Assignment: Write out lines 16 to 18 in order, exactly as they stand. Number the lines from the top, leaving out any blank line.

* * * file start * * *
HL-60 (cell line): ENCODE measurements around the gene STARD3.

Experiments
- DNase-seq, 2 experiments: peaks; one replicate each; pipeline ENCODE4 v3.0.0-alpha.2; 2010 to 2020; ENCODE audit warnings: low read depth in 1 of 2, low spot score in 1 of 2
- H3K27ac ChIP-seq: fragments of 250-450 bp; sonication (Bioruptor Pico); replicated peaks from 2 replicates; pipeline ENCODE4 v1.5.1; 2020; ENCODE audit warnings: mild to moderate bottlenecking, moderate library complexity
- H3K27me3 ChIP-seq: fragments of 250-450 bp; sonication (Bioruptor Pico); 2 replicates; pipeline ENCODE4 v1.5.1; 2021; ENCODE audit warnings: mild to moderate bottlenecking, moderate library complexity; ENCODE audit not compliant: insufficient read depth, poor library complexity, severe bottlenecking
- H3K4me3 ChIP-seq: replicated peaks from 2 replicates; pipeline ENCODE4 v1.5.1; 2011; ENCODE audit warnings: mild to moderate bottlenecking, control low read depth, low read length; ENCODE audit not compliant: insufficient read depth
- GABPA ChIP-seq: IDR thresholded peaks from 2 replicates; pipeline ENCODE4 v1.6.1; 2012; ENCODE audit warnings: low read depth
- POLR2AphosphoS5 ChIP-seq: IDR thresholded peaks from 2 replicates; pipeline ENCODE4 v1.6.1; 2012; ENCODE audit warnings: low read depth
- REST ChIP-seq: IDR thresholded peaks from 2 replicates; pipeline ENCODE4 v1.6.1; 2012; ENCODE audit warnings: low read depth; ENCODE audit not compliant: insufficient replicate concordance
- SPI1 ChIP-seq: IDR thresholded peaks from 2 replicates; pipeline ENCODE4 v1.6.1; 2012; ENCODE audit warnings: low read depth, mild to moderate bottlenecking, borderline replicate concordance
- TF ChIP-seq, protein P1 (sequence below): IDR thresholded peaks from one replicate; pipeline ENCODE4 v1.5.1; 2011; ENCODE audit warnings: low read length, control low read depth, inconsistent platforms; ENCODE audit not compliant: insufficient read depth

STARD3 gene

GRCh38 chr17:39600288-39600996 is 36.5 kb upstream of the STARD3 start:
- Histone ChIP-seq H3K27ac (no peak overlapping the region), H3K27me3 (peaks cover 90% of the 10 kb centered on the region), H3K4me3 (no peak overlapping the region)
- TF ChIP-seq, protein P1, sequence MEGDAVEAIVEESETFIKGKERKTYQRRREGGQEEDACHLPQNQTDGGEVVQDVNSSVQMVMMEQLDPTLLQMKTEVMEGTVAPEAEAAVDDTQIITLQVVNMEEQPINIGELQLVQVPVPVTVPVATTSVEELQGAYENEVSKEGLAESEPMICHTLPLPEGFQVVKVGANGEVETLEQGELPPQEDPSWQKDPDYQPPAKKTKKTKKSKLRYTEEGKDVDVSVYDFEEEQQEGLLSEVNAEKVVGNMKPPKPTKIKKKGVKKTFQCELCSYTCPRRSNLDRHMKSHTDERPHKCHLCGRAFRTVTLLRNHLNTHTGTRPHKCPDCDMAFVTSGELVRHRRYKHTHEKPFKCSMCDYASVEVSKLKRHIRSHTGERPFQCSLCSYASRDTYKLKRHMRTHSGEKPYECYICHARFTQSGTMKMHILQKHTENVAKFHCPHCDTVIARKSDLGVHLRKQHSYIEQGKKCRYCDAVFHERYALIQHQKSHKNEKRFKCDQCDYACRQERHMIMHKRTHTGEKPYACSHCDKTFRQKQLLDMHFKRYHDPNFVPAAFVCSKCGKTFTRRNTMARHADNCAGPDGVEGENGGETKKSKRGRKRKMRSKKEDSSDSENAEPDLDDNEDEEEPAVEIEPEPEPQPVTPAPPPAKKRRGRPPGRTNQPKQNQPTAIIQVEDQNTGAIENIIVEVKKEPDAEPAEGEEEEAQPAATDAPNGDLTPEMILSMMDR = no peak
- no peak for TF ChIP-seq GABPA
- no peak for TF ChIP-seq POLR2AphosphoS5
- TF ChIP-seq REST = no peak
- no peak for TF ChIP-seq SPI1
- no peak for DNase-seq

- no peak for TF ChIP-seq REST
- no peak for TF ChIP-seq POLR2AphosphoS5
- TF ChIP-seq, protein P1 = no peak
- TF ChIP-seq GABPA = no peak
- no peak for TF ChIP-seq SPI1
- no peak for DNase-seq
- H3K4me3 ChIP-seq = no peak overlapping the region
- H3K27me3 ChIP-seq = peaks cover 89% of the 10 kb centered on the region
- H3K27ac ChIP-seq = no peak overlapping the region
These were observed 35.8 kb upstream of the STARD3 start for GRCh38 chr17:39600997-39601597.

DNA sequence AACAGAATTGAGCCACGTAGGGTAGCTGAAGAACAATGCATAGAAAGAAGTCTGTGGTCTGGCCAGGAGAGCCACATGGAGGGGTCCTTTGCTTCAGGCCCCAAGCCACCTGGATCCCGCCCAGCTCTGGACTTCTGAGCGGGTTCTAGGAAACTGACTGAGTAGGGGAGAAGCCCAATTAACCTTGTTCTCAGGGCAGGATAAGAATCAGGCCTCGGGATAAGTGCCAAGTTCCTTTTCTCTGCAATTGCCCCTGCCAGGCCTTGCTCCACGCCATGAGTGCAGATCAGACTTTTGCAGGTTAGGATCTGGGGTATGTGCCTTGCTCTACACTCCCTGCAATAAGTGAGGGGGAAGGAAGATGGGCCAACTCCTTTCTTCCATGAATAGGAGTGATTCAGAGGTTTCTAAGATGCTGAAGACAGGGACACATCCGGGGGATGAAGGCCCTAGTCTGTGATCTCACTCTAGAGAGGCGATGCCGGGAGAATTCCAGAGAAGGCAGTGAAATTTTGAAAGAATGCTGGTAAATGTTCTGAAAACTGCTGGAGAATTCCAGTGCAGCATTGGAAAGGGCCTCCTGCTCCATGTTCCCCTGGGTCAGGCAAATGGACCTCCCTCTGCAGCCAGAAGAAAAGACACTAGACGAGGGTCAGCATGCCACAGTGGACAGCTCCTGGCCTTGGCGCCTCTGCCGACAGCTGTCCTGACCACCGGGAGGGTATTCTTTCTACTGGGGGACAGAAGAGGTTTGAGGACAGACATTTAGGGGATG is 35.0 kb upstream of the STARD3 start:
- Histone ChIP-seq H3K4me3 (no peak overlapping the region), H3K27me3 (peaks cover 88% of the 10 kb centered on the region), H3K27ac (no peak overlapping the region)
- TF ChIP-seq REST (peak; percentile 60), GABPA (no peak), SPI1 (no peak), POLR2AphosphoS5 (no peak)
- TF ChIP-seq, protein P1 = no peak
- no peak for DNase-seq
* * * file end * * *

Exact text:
- no peak for TF ChIP-seq GABPA
- no peak for TF ChIP-seq POLR2AphosphoS5
- TF ChIP-seq REST = no peak